Intervention in Libya should be kept short

Freedom New Mexico

President Barack Obama, seeking to control what’s happening in Libya, tried at least to control the message. The president said during his speech at the National Defense University that U.S. intervention, which began March 19, stopped a massacre, denied Libyan leader Col. Moammar Gadhafi access to billions in assets, assisted Libyan rebels and ultimately will hasten the day the tyrant will leave power.

“As president I refused to wait for the images of slaughter and mass graves before taking action,” he said. When U.S. interests and values are threatened, Obama said, “we should not be afraid to act. But the burden … should not be America’s alone.”

Obama sought to add coherence to a month of mixed messages on Libya. He has said Gadhafi must go, but isn’t personally a military target. The mission first was to establish a no-fly zone, but escalated to heavy bombardment of ground forces. It ostensibly was humanitarian, but the Libyan government says the U.S. has killed civilians. Obama promised the mission was restricted to preventing Gadhafi from killing rebels, and hasn’t provided arms to the rebels to use against Gadhafi. Although the president said NATO will take over no-fly zone and other military operations this week, the U.S. will continue in supportive roles.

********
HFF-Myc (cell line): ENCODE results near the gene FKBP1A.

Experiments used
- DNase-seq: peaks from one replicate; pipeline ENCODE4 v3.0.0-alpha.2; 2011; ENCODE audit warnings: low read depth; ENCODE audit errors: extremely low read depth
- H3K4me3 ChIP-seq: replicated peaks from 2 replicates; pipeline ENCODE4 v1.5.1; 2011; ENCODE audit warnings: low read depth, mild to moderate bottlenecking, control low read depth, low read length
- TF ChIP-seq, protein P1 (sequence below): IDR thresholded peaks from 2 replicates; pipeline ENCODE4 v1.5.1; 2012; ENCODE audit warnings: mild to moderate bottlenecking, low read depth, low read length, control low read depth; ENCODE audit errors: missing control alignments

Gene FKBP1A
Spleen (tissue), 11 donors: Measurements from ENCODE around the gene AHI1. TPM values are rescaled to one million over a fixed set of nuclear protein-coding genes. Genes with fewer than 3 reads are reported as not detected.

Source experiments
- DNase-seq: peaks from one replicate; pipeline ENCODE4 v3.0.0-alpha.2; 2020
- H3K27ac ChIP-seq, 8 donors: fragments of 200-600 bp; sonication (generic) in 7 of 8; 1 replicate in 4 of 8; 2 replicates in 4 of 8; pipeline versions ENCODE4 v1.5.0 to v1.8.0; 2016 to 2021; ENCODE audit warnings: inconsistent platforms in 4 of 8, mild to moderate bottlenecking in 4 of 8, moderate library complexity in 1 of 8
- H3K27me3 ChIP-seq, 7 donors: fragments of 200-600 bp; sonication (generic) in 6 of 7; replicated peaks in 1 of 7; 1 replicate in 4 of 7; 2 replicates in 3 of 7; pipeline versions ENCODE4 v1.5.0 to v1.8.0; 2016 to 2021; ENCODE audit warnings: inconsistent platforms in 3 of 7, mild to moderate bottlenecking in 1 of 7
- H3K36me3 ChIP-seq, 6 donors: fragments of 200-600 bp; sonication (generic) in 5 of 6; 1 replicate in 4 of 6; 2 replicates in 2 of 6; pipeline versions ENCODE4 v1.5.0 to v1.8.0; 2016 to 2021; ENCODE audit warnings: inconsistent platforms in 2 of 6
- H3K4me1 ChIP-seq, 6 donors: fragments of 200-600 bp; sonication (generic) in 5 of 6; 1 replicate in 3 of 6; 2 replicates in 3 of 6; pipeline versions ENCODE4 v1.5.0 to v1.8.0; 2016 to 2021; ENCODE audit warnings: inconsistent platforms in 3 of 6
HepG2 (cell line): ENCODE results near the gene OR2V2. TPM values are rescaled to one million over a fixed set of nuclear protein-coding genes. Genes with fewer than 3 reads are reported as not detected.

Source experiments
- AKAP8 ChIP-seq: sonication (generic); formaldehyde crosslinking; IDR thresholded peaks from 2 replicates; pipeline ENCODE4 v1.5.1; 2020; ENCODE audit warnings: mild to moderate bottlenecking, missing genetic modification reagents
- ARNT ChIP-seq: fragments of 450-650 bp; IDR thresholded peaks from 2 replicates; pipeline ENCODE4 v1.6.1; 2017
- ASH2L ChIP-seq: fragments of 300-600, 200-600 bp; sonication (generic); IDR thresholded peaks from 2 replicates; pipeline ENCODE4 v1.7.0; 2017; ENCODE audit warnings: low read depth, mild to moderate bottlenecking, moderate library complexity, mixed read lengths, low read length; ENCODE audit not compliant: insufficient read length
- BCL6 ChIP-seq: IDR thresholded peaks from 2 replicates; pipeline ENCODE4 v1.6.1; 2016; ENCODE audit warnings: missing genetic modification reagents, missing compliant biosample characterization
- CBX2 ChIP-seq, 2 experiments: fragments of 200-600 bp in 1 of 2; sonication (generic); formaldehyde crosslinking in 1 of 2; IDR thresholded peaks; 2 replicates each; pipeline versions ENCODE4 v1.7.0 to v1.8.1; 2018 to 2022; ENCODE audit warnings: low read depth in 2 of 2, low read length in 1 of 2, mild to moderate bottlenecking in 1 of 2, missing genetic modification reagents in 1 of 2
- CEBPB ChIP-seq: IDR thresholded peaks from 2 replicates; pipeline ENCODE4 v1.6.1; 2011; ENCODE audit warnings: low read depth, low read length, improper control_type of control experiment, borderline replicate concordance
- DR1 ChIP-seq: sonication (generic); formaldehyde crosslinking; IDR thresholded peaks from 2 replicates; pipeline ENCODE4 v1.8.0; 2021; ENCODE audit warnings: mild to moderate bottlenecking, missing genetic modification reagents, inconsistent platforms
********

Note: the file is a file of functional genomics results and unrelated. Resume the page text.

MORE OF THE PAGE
It remains unknown how and when this unclear, if not confused, policy will end. The president said the U.S. can’t police every human-rights violation. But he didn’t say what will happen if Middle East nations with governments friendlier to the U.S. continue their crackdowns, sometimes lethal, on pro-democracy protesters, threatening massacre of innocents.

The president said earlier Monday that U.S. involvement will be “limited, both in time and scope.” We have his word this war won’t be eternal. That’s not terribly encouraging, considering his previous promises and proclamations.